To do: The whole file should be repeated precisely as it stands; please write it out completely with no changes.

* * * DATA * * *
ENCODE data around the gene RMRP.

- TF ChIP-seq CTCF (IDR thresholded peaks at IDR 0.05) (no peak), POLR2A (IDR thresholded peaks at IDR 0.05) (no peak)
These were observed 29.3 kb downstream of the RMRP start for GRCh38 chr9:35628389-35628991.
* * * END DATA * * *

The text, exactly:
ENCODE data around the gene RMRP.

- TF ChIP-seq CTCF (IDR thresholded peaks at IDR 0.05) (no peak), POLR2A (IDR thresholded peaks at IDR 0.05) (no peak)
These were observed 29.3 kb downstream of the RMRP start for GRCh38 chr9:35628389-35628991.